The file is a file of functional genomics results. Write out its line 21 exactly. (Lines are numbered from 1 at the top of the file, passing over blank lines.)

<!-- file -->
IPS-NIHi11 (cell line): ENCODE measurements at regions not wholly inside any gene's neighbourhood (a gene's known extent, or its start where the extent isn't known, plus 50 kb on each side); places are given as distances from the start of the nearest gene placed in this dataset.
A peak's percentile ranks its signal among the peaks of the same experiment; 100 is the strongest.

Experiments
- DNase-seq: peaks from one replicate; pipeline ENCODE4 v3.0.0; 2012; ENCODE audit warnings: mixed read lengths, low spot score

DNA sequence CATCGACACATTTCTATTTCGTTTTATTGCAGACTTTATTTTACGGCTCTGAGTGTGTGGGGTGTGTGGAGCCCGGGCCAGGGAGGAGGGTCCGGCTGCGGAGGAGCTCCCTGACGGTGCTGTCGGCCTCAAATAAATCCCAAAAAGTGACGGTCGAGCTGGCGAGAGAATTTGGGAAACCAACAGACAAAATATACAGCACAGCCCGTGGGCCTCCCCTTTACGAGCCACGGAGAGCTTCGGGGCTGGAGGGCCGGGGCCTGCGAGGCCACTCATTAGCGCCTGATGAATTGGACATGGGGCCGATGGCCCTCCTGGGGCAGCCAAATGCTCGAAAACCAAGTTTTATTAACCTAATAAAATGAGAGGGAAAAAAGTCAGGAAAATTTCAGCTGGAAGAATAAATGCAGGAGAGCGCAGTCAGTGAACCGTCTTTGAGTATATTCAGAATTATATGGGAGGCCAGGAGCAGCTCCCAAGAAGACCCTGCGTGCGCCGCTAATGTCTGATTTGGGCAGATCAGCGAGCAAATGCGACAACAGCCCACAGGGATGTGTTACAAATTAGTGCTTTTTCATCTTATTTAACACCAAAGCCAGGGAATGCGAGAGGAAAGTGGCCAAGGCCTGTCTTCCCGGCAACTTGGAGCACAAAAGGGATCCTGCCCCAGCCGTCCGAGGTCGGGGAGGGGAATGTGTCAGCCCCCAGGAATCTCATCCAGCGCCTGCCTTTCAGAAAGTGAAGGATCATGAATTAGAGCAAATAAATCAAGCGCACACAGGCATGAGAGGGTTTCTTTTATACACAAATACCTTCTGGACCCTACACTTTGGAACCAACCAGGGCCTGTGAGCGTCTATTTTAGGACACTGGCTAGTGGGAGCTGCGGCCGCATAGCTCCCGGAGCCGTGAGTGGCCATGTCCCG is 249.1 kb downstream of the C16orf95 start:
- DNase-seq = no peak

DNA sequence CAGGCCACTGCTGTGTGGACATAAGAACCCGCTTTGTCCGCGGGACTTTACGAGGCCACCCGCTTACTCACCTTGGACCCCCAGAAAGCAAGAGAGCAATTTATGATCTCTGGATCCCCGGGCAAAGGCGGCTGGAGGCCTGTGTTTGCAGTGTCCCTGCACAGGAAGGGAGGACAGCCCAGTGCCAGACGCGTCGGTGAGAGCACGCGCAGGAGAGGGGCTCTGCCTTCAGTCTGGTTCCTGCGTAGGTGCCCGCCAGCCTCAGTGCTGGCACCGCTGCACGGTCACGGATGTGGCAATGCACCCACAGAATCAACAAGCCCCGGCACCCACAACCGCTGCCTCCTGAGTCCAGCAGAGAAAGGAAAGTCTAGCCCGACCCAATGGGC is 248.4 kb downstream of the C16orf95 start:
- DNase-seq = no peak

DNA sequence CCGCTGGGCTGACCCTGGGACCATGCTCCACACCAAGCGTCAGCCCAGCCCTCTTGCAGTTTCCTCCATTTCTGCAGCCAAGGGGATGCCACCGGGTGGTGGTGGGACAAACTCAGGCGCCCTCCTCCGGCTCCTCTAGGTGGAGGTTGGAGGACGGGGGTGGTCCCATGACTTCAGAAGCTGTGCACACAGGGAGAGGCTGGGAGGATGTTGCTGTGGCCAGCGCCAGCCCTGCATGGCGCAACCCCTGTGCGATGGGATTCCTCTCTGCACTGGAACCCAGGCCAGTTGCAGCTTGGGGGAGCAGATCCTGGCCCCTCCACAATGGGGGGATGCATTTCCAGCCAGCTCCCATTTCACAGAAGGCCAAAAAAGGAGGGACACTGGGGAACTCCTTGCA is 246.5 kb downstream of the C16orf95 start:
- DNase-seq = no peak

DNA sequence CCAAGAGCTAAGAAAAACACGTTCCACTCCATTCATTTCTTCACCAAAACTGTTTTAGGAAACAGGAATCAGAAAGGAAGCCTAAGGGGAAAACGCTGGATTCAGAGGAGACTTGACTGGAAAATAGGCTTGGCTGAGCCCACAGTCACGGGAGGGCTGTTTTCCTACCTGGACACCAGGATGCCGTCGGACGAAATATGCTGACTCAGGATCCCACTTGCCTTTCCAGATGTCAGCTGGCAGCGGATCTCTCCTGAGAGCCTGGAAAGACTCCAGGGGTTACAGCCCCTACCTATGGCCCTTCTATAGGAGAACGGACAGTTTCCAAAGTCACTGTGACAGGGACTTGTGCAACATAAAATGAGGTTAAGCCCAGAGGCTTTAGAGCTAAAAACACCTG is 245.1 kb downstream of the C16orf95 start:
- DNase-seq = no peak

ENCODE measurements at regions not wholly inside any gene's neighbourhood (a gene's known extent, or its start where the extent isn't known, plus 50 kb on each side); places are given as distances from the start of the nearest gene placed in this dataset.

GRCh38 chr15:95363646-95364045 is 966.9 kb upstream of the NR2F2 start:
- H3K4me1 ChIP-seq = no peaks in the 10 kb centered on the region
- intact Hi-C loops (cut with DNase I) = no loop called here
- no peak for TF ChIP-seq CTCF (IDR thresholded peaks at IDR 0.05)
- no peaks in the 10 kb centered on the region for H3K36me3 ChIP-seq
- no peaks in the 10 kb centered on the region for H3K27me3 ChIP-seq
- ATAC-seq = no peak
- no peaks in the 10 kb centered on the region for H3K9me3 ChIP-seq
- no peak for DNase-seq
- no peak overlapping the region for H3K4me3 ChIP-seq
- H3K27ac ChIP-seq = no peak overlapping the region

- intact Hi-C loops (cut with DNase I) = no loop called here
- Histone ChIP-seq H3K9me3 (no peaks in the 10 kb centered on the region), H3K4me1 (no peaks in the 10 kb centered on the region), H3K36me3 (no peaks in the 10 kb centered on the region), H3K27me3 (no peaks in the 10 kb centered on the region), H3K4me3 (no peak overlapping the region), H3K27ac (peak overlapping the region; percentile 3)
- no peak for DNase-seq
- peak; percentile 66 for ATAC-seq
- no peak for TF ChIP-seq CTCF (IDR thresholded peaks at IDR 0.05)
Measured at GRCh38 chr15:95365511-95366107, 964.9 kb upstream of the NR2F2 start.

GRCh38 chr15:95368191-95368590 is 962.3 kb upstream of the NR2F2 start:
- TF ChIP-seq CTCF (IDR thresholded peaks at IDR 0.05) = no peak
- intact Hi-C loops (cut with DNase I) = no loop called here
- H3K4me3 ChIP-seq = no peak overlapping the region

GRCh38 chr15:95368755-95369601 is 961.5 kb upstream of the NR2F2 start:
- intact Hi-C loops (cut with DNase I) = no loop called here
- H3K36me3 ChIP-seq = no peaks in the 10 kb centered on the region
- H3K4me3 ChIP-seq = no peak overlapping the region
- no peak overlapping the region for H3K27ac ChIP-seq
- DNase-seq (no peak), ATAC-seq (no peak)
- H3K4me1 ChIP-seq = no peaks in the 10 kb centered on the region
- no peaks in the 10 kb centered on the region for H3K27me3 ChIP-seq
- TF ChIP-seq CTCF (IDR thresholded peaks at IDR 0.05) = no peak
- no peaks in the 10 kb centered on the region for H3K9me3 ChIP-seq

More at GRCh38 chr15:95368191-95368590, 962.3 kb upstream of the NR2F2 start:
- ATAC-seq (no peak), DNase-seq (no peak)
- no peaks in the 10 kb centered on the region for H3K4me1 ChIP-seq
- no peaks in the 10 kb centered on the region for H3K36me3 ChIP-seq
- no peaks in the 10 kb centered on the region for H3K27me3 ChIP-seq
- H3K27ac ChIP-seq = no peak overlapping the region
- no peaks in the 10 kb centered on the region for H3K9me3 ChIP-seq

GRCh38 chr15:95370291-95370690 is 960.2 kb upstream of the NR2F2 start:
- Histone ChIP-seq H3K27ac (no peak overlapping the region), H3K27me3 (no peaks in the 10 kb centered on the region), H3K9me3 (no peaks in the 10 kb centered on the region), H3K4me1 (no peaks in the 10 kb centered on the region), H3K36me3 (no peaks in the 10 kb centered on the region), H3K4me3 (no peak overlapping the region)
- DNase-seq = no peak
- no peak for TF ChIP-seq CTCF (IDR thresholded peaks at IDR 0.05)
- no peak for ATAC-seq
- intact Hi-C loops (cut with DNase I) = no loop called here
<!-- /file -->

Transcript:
- no peaks in the 10 kb centered on the region for H3K9me3 ChIP-seq